Comox’s Riley Wheeldon Begins His Mackenzie Tour Season On Positive Note
- Category: Inside Golf
- Published: 2018-06-07
Former B.C. Junior Champ Riley Wheeldon Finished T10 At The Freedom 55 Financial Open Also Taking Low-Canadian Honours And The Bonus Cheque. (BC Golf/Bryan Outram)
By Brad Ziemer, British Columbia Golf
No one said it was going to be easy and Riley Wheeldon would be the first to tell you it has been anything but. The former B.C. Junior Boys champion from Comox has taken a long and winding road in his journey as a professional golfer. He has hit more than a few speed bumps along the way.
“It has been a roller-coaster,” Wheeldon said after the final round of the Freedom 55 Financial Open at Point Grey Golf & Country Club in Vancouver. “Obviously, my first couple of years out here were a nice steady incline and then a steady decline and hopefully now we’re back on the up.”
Wheeldon started the 2018 Mackenzie Tour-PGA Tour Canada season in nice style, closing with a two-under par 70 that left him at nine-under par and tied for 10th place, seven shots behind winner Jordan Niebrugge of Wisconsin. The 27-year-old was the low Canadian at the $200,000 event and that earned him a $2,500 bonus from Freedom 55 Financial.
“Those bonuses are nice,” Wheeldon said with a smile. “Us Canadians appreciate them.”
Those bonus bucks and the $4,800 Wheeldon earned for the finish are welcome after what have been a couple of lean years. Wheeldon had to return to qualifying school this spring for the second straight year after a tough 2017 season. He made just $4,175 in official money in eight events last year on the Mackenzie Tour. In other words, he made more than he did all of last year.
“I am still young and still love to compete,” he says. “So I pick myself up off the floor after bad years and get back at it. But it’s been tough. Obviously, I think I am better than my results would show the last couple of years. So it hasn’t been easy, but you keep grinding and hopefully good things happen and you get to see that you are back on the right path.”
Wheeldon looked to be on the fast-track to success early in his professional career. Back in 2013, not long after he left the University of Louisville early, Wheeldon won on the Mackenzie Tour and went on to finish second on the money list. That earned him a promotion to the Web.com Tour but he struggled and failed to keep his status south of the border.
Wheeldon acknowledges that sometimes in the past he has got in his own way. His mental game needed work and so did his short game. “Those are two pretty important things,” said Wheeldon, who acknowledges being hard on himself. “And they went hand in hand. The more impatient I’d get, the more I’d struggle around the greens. Your short game is your defence in golf, that’s the way you salvage rounds when you are not really hitting it well.
"I have always felt I was a pretty good ball-striker and I could within a day or two figure it out, I just had to take it a little easier on myself around the greens, understand where I stood and just work at it, take baby steps with the short game. I am always going to be fiery, that’s just in my nature, but I have to learn how to channel it in a way that propels me forwards.”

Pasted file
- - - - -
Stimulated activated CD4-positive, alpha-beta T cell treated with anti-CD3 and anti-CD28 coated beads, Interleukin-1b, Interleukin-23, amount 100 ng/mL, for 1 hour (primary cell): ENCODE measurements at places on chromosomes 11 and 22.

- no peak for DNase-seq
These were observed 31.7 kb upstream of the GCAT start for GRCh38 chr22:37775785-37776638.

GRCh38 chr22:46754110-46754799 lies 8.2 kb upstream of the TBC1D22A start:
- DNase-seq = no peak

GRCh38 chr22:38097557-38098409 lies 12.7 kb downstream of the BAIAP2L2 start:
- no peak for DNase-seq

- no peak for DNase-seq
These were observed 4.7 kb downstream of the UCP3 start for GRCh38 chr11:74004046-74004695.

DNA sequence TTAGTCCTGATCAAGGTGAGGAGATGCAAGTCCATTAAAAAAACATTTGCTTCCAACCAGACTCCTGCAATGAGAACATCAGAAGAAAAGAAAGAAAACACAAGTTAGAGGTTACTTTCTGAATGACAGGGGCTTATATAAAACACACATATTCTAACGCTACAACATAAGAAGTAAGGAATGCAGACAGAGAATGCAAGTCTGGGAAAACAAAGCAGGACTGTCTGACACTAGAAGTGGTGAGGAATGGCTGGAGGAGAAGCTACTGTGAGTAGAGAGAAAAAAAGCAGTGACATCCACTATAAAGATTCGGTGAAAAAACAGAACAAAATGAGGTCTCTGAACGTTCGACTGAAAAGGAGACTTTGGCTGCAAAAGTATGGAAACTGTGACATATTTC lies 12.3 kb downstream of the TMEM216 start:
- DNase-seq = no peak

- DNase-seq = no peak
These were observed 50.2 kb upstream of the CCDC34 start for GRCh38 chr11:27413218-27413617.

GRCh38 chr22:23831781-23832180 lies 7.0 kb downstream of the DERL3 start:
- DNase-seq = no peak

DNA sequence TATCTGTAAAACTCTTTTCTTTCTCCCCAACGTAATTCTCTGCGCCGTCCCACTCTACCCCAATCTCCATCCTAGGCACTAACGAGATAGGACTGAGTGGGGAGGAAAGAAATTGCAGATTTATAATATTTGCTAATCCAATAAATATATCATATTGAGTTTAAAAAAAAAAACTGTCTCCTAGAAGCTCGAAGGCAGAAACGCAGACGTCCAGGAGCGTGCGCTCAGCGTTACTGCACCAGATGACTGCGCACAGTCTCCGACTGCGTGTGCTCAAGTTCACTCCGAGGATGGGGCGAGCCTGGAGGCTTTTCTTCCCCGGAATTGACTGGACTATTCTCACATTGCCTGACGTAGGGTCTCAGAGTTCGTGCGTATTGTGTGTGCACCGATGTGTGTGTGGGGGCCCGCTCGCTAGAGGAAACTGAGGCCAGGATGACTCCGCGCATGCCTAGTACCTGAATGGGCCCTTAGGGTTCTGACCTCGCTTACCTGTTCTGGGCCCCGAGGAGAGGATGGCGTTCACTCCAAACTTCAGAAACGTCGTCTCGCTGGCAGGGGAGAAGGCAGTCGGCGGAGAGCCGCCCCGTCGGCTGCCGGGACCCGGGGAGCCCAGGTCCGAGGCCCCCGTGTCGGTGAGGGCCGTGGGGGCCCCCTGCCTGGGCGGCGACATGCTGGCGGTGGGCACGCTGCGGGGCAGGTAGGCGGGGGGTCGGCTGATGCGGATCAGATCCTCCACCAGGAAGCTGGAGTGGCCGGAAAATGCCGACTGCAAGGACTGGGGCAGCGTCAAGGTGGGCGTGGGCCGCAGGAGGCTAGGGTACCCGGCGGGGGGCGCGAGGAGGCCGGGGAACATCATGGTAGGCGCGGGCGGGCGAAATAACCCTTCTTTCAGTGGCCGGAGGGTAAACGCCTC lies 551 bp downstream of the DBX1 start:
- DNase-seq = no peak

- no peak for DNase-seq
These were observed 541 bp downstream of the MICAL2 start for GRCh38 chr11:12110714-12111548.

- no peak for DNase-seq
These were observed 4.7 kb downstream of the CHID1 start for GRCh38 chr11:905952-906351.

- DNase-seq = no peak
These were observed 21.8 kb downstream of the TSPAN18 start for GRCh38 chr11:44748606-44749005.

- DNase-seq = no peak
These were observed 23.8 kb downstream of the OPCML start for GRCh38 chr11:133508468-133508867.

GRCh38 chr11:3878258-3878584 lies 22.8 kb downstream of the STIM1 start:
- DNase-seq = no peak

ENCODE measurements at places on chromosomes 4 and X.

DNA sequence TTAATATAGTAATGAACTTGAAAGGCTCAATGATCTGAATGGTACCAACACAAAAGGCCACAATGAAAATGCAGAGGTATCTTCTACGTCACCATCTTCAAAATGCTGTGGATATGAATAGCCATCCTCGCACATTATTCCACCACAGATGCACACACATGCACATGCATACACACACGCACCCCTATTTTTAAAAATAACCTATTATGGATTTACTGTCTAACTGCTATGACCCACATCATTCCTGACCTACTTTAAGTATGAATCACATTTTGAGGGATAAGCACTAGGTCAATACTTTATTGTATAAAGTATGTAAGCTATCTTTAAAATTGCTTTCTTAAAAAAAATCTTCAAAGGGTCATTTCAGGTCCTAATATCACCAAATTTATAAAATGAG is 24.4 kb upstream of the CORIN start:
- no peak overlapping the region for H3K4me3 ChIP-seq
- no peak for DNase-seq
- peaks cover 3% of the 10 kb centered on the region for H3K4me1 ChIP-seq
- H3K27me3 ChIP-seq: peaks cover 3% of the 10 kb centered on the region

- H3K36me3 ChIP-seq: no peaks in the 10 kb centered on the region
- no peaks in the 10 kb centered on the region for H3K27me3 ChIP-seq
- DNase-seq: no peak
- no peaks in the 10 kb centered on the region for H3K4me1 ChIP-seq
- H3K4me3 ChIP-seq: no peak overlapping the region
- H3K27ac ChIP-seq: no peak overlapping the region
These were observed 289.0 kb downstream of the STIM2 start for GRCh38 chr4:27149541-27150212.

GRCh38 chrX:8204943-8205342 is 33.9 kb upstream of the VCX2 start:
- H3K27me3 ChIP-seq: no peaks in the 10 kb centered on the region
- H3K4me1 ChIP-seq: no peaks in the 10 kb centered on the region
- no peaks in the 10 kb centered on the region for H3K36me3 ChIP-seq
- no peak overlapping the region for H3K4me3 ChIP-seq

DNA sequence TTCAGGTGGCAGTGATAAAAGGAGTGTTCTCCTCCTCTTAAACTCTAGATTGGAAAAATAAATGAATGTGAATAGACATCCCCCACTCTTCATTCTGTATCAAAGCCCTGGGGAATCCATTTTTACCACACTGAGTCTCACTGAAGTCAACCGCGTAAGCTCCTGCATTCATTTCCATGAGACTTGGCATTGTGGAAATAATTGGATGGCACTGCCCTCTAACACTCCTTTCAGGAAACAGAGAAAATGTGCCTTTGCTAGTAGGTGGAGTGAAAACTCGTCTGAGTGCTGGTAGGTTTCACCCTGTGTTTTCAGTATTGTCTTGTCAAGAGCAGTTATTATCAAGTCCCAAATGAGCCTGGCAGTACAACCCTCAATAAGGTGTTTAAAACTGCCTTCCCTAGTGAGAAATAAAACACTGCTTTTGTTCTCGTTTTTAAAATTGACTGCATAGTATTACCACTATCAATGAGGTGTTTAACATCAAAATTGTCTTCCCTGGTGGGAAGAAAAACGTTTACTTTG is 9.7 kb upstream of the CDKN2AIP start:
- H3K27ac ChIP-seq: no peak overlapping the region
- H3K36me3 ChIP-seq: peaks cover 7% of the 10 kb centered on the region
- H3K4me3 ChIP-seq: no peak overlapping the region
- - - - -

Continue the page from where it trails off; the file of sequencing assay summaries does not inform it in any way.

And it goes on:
Comox, BC's Riley Wheeldon Relied More On HIs Short Game To Grind Out A Score In The Final Round Of The Freedom 55 Financial Open At Point Grey. (BC Golf/Bryan Outram)
Wheeldon leaned on his short game and credited it with helping him salvage a respectable round when he didn’t have his best day striking the ball. “I battled my swing today, all day,” he said. “The short game was good, though. I scrambled well. I kind of got the most out of a pretty ugly round. It was a good week. I was pretty proud of the way I grinded out there and hung in there and had four respectable rounds despite not really having my best stuff tee to green.”
Wheeldon and the rest of the Mackenzie Tour now head to Uplands Golf Club in Victoria for the Bayview Place DCBank Open. It’s the closest thing to a home-town event for Wheeldon. His previous appearances at Uplands have kind of mirrored his pro career. There has been some good and some bad. “I think I have had a third place there, but I also think I have had at least two or three missed cuts,” Wheeldon said of Uplands.
“It's a course where it can go either way. If you're in control of your ball, you can go low. I won’t hit a lot of drivers. If I play smart and use my experience out there it should be okay. But it is a course that can bite you if you are a little off. I missed the cut there the last two years, so I am not going to take anything for granted out there next week.”
Wheeldon has learned not to take anything for granted, but remains confident that with some hard work over the winter his game is nearly at the level he knows it must be at to find success. “I went down this winter (to Arizona) and started to figure a few things out,” he said. “I think I started to play golf a little bit more as opposed to just hoping that I could get it in the hole and probably learned some things I probably should have learned three or four years ago. I started keeping in-depth stats and was able to see that I was getting better and draw some belief from that.”
Wheeldon remains confident that he will find his way to bigger and better things on this long professional journey. “I have played enough golf against players all over the world the last few years to know I am not far off,” he says. “I don’t think I am there yet. . .but I don’t think I am far off and when I am on, I can play with anybody.”